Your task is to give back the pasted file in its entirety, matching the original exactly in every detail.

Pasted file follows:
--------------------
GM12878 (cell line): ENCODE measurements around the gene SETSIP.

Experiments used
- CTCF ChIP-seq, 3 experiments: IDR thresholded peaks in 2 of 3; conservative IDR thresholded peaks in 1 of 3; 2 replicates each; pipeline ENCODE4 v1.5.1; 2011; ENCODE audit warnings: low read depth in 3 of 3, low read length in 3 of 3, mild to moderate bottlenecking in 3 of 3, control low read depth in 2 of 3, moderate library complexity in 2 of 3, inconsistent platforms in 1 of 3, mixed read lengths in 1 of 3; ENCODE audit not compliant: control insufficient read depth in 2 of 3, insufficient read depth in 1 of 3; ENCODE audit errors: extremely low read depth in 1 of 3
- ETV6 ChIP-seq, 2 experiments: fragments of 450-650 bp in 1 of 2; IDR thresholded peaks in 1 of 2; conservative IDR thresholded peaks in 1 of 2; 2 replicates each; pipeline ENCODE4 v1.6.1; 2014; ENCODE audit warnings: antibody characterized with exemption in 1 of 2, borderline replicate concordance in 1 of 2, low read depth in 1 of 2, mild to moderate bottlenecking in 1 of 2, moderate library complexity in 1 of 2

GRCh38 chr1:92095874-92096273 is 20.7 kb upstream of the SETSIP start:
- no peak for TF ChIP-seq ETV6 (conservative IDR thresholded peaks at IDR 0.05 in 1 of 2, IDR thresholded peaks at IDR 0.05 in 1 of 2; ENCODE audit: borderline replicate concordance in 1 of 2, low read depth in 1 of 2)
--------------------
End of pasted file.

GM12878 (cell line): ENCODE measurements around the gene SETSIP.

Experiments used
- CTCF ChIP-seq, 3 experiments: IDR thresholded peaks in 2 of 3; conservative IDR thresholded peaks in 1 of 3; 2 replicates each; pipeline ENCODE4 v1.5.1; 2011; ENCODE audit warnings: low read depth in 3 of 3, low read length in 3 of 3, mild to moderate bottlenecking in 3 of 3, control low read depth in 2 of 3, moderate library complexity in 2 of 3, inconsistent platforms in 1 of 3, mixed read lengths in 1 of 3; ENCODE audit not compliant: control insufficient read depth in 2 of 3, insufficient read depth in 1 of 3; ENCODE audit errors: extremely low read depth in 1 of 3
- ETV6 ChIP-seq, 2 experiments: fragments of 450-650 bp in 1 of 2; IDR thresholded peaks in 1 of 2; conservative IDR thresholded peaks in 1 of 2; 2 replicates each; pipeline ENCODE4 v1.6.1; 2014; ENCODE audit warnings: antibody characterized with exemption in 1 of 2, borderline replicate concordance in 1 of 2, low read depth in 1 of 2, mild to moderate bottlenecking in 1 of 2, moderate library complexity in 1 of 2

GRCh38 chr1:92095874-92096273 is 20.7 kb upstream of the SETSIP start:
- no peak for TF ChIP-seq ETV6 (conservative IDR thresholded peaks at IDR 0.05 in 1 of 2, IDR thresholded peaks at IDR 0.05 in 1 of 2; ENCODE audit: borderline replicate concordance in 1 of 2, low read depth in 1 of 2)